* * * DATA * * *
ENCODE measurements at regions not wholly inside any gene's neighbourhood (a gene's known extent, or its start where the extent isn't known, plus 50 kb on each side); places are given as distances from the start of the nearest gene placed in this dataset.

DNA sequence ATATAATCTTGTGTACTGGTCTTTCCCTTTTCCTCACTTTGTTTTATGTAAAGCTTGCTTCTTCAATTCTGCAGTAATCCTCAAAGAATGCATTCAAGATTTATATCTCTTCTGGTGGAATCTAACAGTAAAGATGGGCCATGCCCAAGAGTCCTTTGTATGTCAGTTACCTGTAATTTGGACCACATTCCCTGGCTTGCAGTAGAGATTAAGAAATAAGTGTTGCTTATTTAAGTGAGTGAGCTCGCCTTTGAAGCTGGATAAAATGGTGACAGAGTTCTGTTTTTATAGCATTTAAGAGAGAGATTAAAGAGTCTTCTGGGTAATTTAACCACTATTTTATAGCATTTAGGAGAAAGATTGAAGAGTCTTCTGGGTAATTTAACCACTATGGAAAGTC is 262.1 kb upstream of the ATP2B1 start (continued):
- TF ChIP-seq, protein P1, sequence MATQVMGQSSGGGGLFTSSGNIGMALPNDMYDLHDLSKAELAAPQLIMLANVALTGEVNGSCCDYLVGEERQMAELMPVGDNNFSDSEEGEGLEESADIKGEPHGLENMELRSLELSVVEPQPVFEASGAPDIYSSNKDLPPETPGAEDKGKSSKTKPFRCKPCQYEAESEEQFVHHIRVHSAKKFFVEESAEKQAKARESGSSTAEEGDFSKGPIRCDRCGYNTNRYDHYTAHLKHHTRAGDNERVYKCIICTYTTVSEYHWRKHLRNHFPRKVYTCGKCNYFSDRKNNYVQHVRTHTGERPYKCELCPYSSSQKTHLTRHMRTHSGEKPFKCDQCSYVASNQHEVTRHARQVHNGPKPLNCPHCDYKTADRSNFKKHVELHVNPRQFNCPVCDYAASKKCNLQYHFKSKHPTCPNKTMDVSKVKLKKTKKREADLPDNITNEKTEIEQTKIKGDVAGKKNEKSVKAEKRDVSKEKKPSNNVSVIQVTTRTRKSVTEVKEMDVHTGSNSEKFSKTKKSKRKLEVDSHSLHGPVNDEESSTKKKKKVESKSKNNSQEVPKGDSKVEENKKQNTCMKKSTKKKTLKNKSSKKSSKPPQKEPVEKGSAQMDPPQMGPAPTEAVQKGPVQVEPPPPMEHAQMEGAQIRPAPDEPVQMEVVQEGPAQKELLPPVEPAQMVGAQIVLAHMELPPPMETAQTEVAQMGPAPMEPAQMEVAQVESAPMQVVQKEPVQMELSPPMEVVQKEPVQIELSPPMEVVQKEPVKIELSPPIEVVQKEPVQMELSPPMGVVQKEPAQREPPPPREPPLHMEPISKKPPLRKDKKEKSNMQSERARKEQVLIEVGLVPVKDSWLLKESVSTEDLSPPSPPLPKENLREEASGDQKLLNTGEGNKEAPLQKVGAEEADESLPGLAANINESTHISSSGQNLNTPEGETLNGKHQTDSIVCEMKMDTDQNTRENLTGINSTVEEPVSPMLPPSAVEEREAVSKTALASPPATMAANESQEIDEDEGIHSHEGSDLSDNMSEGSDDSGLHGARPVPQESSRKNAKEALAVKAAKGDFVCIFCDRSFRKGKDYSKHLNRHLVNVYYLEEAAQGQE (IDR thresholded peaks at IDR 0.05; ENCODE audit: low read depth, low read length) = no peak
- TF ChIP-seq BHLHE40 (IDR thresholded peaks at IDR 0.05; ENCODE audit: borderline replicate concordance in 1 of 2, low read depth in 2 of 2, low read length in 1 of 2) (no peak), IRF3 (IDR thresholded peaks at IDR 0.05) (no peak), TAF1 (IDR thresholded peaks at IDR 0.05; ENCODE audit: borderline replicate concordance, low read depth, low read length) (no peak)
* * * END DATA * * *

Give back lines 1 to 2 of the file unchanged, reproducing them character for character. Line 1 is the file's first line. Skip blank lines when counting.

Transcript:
ENCODE measurements at regions not wholly inside any gene's neighbourhood (a gene's known extent, or its start where the extent isn't known, plus 50 kb on each side); places are given as distances from the start of the nearest gene placed in this dataset.

DNA sequence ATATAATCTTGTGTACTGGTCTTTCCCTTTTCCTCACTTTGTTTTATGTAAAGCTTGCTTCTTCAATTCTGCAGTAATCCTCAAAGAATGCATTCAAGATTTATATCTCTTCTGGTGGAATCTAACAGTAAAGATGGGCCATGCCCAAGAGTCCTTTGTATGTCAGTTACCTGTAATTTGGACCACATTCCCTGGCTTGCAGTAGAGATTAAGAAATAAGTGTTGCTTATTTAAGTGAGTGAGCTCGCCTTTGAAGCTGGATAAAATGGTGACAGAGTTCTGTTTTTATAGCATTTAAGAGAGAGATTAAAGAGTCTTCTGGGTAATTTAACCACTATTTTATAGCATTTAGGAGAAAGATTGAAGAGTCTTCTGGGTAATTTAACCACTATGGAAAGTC is 262.1 kb upstream of the ATP2B1 start (continued):